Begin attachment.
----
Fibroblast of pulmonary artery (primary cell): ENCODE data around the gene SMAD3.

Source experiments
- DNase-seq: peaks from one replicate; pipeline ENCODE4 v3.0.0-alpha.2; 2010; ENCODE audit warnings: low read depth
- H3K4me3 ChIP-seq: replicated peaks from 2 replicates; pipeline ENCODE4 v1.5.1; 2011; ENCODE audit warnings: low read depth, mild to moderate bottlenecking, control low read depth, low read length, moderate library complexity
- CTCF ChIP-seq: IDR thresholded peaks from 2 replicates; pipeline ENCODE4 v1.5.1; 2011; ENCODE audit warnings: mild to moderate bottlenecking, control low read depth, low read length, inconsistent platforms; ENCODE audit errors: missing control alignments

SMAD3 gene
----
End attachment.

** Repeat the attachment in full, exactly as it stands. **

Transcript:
Fibroblast of pulmonary artery (primary cell): ENCODE data around the gene SMAD3.

Source experiments
- DNase-seq: peaks from one replicate; pipeline ENCODE4 v3.0.0-alpha.2; 2010; ENCODE audit warnings: low read depth
- H3K4me3 ChIP-seq: replicated peaks from 2 replicates; pipeline ENCODE4 v1.5.1; 2011; ENCODE audit warnings: low read depth, mild to moderate bottlenecking, control low read depth, low read length, moderate library complexity
- CTCF ChIP-seq: IDR thresholded peaks from 2 replicates; pipeline ENCODE4 v1.5.1; 2011; ENCODE audit warnings: mild to moderate bottlenecking, control low read depth, low read length, inconsistent platforms; ENCODE audit errors: missing control alignments

SMAD3 gene